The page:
In 1992, a pig-iron manufacturing plant named Tata Metaliks was set up on monocrop land of six ‘mouzas’ under Kharagpur I block of the erstwhile Midnapore district, though non-arable land was available in the vicinity, having communication and other facilities. A total of

217.23 acres was acquired by the state government and the acquisition was complete within a year through the application of the more coercive West Bengal Land (Requisition and Acquisition) Act, 1948 which became defunct after March 31, 1993. The compensation paid by the district land acquisition department was Rs 20,686 an acre for a landowner, while for a recorded bargadar, it was Rs 11,211.75 an acre. On June 1, 1992 in the West Bengal assembly, Manas Bhunia of the Congress wanted to know about the land acquisition for the establishment of the pig-iron industry by the Tatas at Kharagpur. The land and land reforms minister in his reply informed the assembly about the amount of land given to the company and the rates of compensation. No question was asked about the rehabilitation of the displaced peasants by any member of the assembly (West Bengal Assembly Proceedings, Vol 99; 1992). An unpublished report of the Midnapore land acquisition department dated March 27, 1992 revealed that the lack of irrigation facilities and the monocrop nature of the acquired land led to the calculation of its market price at such a low rate [Land Acquisition

Economic and Political Weekly September 15, 2007

Department 1992]. The department, too, did not explore the possibilities of rehabilitation of the affected families in terms of providing permanent jobs and/or land as compensation. The administration seemed to be concerned only with monetary compensation at the market price prevalent in the area. Three years later, people of the same area were served with notices by the district administration for the acquisition of their farmland in 10 mouzas covering about 525 acres for another pig-iron plant named Century Textiles and Industrial Limited (CTIL).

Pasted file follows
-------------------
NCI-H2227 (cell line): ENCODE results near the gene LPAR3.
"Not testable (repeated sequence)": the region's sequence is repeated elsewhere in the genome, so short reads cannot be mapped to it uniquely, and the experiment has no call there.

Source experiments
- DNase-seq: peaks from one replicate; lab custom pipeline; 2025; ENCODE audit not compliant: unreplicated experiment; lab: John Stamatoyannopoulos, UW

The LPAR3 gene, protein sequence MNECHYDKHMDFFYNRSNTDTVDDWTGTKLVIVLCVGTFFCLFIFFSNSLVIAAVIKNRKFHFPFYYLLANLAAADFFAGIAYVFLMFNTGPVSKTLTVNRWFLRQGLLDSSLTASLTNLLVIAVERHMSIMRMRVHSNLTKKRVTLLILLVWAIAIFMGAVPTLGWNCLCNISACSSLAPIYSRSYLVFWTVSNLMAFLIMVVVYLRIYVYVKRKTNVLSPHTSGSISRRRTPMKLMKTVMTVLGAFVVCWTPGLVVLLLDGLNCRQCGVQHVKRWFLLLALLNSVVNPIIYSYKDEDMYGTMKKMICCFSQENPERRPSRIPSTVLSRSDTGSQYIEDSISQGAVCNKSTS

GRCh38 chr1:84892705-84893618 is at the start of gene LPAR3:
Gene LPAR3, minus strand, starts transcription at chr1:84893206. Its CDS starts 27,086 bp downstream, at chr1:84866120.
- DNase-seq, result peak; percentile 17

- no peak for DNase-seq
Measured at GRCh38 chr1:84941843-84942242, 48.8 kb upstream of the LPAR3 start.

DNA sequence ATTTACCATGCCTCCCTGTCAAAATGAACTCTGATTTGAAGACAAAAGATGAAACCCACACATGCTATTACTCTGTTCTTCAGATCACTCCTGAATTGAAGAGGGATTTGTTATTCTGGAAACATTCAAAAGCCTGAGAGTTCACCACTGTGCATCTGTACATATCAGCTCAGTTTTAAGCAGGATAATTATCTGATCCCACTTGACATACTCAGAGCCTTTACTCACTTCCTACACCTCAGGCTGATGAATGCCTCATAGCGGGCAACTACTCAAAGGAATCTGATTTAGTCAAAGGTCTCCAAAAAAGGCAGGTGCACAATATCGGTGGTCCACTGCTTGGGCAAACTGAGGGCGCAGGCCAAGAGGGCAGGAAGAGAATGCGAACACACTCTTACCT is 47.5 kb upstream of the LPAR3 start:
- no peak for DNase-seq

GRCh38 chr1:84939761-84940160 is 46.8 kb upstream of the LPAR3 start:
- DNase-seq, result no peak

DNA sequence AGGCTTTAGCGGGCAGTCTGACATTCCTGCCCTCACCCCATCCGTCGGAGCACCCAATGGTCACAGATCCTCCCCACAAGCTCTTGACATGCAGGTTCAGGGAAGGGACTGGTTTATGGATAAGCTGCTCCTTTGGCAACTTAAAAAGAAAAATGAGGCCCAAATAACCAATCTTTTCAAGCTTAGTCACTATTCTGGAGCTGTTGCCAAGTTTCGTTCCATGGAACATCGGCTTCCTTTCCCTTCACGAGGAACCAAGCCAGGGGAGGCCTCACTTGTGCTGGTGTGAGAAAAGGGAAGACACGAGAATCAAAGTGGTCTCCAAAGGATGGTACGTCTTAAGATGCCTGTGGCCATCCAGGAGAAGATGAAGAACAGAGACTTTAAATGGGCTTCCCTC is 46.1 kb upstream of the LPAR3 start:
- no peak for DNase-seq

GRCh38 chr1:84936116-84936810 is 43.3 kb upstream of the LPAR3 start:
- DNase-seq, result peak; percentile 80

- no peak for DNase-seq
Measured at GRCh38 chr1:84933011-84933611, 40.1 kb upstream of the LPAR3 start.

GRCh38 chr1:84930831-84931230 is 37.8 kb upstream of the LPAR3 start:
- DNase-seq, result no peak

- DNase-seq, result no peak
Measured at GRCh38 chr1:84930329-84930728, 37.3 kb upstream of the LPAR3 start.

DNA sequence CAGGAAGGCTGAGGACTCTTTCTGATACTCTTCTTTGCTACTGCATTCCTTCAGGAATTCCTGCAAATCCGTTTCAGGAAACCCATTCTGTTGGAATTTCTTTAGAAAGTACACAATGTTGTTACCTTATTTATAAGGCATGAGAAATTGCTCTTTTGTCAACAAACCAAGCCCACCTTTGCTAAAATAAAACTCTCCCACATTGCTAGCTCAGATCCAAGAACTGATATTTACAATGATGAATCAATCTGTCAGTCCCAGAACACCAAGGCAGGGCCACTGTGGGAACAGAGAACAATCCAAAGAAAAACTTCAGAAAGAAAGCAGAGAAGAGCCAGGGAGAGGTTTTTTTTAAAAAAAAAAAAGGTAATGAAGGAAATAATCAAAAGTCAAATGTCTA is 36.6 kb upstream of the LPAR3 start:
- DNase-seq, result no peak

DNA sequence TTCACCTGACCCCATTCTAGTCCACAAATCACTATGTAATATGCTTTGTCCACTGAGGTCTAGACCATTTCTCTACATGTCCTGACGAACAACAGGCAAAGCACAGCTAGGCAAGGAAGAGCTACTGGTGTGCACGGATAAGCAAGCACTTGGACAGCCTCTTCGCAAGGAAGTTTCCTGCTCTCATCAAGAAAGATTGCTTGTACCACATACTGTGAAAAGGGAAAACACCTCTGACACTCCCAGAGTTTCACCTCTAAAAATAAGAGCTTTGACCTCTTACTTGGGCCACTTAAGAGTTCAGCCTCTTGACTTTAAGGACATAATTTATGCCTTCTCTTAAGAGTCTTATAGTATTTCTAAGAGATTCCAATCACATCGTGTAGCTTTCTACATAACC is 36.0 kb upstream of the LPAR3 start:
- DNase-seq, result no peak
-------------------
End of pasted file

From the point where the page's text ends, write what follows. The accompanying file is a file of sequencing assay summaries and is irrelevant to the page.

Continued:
The local people, being totally disillusioned and frustrated with the government’s attitude towards rehabilitation and compensation in the Tata Metaliks case, began to protest against this decision of acquisition. This time, the land acquisition depart ment prepared rates of compensation, which ranged between Rs 50,000 and Rs 1,00,000 an acre and Rs 7,000 an acre for the bargadars. The farmers objected to these rates and mass deputations to the district authorities began, and on January 10, 1996, the peasants prevented soil testing by the company and blocked National Highway 6 for eight hours. The farmers’ agitation continued for about five months and they also boycotted parliamentary elections in May 1996. All these events were reported in The Statesman and some Bengali dailies. No political party came forward to organise this spontaneous movement of peasants; no social or human rights activist came forward to support land losers of a rural area in West Bengal, just 120 km from Kolkata. One former naxalite peasant leader, with the help of a few local Indian National Trade Union Congress (INTUC) members, led a brief but significant movement against land acquisition. The district unit of the APDR published a leaflet, held a meeting in the locality and sent a deputation to the district magistrate, but that was all. The land acquisition episode for CTIL, how ever, took a horrible turn within a few years. After taking possession of 358.25 acres by April 1997 and fencing the land, the company decided not to deposit any money for payment of compensation [Guha 2004]. The company’s managing director, B K Birla, in an interview with The Statesman, said they would not proceed with the project since “the national market of pig-iron has become very competitive because of the entry of China and Australia in the field”. The then state land and land reforms minister, Surya Kanta Mishra, on the other hand told The Statesman: “We are not finding any takers for the land” (The Statesman, November 18, 1999). This huge chunk of fertile agricultural land, which provided subsistence to nearly 3,000 families, remained unutilised till 2003 after which some portion of it was given to a private company but the larger area still remains unutilised. According to the survey conducted by the Kharagpur I block development office, 73 per cent of families of the gram panchayats from which land was acquired for Tata Metaliks and CTIL were living below the poverty line in 1997, that is, one to five years after the acquisition [Block Deve lopment Office 1997].